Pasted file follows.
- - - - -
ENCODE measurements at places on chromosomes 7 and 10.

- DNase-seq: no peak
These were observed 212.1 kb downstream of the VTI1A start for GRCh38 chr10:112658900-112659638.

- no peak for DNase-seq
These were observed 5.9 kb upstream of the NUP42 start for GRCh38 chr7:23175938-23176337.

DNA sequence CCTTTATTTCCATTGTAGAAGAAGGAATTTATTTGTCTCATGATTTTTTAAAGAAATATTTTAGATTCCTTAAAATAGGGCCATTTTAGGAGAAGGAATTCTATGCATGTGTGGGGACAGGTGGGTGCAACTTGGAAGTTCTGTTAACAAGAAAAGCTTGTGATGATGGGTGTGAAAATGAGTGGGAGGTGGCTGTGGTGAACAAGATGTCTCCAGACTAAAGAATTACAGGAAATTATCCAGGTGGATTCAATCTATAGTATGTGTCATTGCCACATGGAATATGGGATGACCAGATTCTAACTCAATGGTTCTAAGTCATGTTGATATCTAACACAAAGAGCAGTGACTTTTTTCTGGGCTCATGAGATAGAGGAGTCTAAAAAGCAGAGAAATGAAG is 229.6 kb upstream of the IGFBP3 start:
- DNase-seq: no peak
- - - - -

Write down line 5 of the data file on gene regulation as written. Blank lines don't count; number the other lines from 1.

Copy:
These were observed 5.9 kb upstream of the NUP42 start for GRCh38 chr7:23175938-23176337.